The act of writing is an act of optimism. You would not take the trouble to do it if you felt it didn't matter.
- Edward Albee
But what about those times when hope fails? When you feel that it really doesn’t matter?
If you’re a writer and you’ve lived a bit, you’ve sunk into this hole of despair, at some point where your supply of hopeful optimism – a vital fuel for the completion of any work – has dried up.
Maybe you’ve had one too many rejections. Maybe you’ve been published or produced, and badly reviewed. Maybe you’ve been read and horribly misinterpreted, or worse, you’ve been ignored. The world has any number of ways to beat you down and defeat you, and sometimes you are your work’s worst enemy. You feel you’ll never master the craft, let alone make a decent living at it; you’re a craft-master who’s lived off it but fear you can’t do it again, or have nothing left to say.
The myriad reasons not to write can be overpowering. After all, we’re living at a time when the ever-increasing amount of extant writing – be it the latest 1,000-page biography or deluge of 140-character tweets – can make the decision to remove your voice from the din seem an act of social generosity.
My own answer to the question “Why write?” came to me unbidden, in the form of an e-mail from a screenwriter-director who lives abroad.
A few years ago, Gina, a fan of Writing the Romantic Comedy, had approached me for a consult. We worked together on a draft of her project via Skype, then on a subsequent rewrite, and we’d been sporadically in touch as she tried to get the movie set up. Her e-mail had a newly revised draft attached, but another consult was not her only purpose in contacting me.
Some months previous, I’d posted on this blog a long, serialized piece called “Death and Resurrection: A Rom-Com Memoir of the 2000s” – an attempt to compare and contrast on-screen romance with what I’d gone through in my own romantic life during that decade. In one of the posts, I wrote about the unraveling of my second marriage, due in part to our inability to have children.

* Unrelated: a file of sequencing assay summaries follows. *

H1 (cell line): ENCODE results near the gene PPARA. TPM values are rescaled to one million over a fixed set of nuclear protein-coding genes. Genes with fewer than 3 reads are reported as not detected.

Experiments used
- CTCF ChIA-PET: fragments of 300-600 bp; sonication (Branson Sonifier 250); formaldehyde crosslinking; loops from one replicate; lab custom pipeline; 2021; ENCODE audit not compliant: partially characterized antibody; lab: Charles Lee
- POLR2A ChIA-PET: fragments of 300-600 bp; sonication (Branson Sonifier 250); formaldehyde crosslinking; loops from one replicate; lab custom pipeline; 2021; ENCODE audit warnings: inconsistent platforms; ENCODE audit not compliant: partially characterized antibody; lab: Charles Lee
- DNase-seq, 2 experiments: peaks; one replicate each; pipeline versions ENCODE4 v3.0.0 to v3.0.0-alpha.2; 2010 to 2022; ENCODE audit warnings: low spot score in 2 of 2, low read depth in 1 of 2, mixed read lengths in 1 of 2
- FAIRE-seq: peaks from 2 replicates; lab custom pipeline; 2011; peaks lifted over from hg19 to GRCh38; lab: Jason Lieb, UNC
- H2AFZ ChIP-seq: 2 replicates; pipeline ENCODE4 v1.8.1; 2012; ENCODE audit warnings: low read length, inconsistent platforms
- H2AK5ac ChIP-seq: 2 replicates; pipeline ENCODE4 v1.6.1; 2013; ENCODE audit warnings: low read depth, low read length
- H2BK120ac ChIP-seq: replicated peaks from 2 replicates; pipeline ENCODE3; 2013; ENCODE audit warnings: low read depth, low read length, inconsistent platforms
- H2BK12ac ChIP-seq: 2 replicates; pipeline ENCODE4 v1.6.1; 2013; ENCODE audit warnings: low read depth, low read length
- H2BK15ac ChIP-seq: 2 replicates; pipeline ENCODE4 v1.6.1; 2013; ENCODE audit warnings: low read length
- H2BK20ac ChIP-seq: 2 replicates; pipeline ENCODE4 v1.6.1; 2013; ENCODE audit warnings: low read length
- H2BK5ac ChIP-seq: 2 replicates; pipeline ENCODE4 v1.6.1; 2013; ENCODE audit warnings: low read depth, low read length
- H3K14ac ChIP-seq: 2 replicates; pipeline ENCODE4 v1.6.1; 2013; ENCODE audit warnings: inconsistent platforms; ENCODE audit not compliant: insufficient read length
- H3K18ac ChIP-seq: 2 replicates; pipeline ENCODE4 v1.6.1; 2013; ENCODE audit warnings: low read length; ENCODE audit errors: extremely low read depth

In her e-mail, Gina quoted a passage where I wrote of how my Roman-Catholic wife’s conviction that “We will have a child if God wants us to” quashed my hopes of using any more scientific means to that end and ultimately, sadly, helped hasten the end of our marriage. Gina explained that she was in a similar situation.
She’d been married for six years to a loving husband, and her happily-ever-after true life rom-com portrait bore only one stain. While both Gina and her husband wished for a child, she was getting more and more impatient as the years went by. Yet her husband wasn’t at all worried, strongly believing that “it will happen when it is supposed to.” He wouldn’t have opposed a medical approach, Gina explained – if he had, she would have insisted – but this unresolved issue was threatening her happiness.
Gina said: What you wrote had such a strong impact on me that I decided to break the psychological pattern of frustration in my head before it would start to harm my marriage. She told me that she had tried some minor hormone treatment, and it had worked immediately. Husband and family were overjoyed about “the miracle,” and in the spring, she announced, she would have a baby boy.
I’ve just had another look at the baby pictures she sent me a few weeks ago. The kid is wide-eyed, properly pudgy, and adorable. And in the shots that feature Gina and husband, both are radiantly beaming.
So here’s the thing: When I set out to write that “Death and Resurrection” essay, it never would have occurred to me that posting it online would lead to my becoming a cyber-godfather. The piece, which was a bear to write, felt at times to me like an elaborate navel-gaze, and it never achieved its ostensible goal. I’d meant it to become the opening chapter of a non-fiction book about romantic comedy in the 21st century, and after I’d put some 18 months of labor into that book proposal, it was definitively rejected by my own agent.
I remember bitterly referring to all that work as a huge waste of time. The essay as originally posted online mustered only a few readers’ comments, and I would have gone on thinking about this now-painful writing investment as pure folly, if Gina’s e-mail hadn’t hit me in the heart and head and knocked me into a more profound perspective.
When I think on it, I can recognize many people who’ve had an impact on my life who in many cases haven’t the slightest inkling of their effect. So it shouldn’t be surprising, really, to find myself identified as one more influential human strand in that infinite web of connections. In this sense, worrying about whether or not the work I love to do is worth doing is a useless, foolhardy pursuit.
You never know. You can’t know, and it isn’t even your job to think about it. Our job as writers is to do the work – to try and express what we’re given to express, as honestly as we’re able, with as much skill as we can muster. If we succeed in that, and put what we’ve written out into the world, that is the work that matters, and anything that follows from it is assuredly beyond our ken and our control.
I’m pretty sure Gina’s son would agree.